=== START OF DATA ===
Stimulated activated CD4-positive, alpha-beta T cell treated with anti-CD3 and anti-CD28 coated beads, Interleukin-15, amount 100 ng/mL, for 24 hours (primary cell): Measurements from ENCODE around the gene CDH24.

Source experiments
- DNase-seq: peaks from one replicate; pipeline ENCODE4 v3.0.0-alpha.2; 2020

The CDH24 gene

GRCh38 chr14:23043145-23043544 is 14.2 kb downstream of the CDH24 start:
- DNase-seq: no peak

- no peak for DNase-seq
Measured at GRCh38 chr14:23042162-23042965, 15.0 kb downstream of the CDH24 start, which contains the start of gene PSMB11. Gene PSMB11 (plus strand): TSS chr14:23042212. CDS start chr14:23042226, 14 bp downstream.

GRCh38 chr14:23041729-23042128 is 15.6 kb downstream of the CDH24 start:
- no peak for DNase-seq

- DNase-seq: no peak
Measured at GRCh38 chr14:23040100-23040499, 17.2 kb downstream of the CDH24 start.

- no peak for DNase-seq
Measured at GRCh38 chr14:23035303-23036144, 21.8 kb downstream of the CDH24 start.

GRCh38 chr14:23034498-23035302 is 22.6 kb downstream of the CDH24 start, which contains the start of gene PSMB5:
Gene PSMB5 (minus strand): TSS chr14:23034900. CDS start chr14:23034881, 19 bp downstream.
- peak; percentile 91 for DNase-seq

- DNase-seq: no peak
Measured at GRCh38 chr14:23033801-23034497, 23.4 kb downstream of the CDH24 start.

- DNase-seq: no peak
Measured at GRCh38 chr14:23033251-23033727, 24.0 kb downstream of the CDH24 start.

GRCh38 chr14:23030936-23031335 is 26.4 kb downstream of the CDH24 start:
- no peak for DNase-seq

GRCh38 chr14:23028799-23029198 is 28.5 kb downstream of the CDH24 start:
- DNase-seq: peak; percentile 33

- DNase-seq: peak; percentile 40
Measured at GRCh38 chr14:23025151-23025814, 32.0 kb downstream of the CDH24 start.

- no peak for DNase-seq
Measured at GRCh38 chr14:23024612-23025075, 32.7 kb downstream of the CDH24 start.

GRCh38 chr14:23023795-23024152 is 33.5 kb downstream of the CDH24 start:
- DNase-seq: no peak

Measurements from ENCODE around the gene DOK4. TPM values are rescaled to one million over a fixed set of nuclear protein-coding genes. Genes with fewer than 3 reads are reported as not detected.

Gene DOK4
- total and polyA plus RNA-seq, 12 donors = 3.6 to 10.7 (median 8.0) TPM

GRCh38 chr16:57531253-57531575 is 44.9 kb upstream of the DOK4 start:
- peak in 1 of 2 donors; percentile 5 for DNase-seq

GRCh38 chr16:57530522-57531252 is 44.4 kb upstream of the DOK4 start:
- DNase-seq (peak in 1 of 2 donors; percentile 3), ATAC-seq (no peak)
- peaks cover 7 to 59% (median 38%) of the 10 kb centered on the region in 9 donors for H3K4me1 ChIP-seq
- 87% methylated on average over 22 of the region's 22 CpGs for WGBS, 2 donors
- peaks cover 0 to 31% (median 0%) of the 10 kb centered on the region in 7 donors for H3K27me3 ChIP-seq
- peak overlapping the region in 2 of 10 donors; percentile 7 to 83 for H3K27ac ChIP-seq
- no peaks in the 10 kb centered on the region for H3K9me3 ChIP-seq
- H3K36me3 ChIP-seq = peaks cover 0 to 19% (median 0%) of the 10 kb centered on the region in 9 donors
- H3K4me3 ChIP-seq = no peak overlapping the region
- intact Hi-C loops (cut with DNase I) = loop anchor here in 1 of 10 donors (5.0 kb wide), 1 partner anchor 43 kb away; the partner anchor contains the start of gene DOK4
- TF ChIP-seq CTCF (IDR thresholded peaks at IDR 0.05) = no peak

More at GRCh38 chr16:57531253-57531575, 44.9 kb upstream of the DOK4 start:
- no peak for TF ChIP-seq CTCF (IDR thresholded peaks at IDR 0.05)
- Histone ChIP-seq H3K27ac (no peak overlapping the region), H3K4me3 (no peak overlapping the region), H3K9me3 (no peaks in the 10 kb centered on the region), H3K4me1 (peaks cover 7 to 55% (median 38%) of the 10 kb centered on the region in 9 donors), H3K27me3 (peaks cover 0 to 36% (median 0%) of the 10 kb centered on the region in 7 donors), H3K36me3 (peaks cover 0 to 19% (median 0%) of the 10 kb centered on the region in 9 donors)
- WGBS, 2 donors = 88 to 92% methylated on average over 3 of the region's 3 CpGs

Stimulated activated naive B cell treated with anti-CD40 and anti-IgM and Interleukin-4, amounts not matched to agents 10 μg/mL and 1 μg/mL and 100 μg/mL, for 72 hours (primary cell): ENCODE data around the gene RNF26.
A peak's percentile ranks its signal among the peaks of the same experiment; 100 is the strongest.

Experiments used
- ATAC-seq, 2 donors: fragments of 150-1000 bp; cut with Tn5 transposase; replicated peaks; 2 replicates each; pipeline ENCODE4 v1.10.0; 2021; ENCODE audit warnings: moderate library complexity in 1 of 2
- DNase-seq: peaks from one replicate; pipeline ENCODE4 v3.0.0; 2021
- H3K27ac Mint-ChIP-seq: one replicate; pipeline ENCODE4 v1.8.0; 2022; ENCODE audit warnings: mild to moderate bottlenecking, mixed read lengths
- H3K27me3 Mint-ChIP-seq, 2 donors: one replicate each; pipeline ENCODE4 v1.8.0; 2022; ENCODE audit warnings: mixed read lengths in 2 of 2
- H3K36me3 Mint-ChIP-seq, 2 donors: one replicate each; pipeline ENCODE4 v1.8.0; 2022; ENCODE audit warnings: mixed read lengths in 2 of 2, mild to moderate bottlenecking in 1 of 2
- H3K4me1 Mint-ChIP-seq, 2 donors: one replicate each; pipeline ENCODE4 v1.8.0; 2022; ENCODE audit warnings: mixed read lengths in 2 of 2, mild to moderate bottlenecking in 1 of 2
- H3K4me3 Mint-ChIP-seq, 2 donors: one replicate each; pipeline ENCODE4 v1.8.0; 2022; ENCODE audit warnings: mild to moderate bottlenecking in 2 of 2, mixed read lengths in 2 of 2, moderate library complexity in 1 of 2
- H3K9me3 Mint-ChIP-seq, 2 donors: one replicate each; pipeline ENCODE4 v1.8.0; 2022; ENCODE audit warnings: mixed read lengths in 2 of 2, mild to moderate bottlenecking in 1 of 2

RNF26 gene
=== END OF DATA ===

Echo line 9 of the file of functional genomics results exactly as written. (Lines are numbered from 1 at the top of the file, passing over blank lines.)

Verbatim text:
GRCh38 chr14:23041729-23042128 is 15.6 kb downstream of the CDH24 start: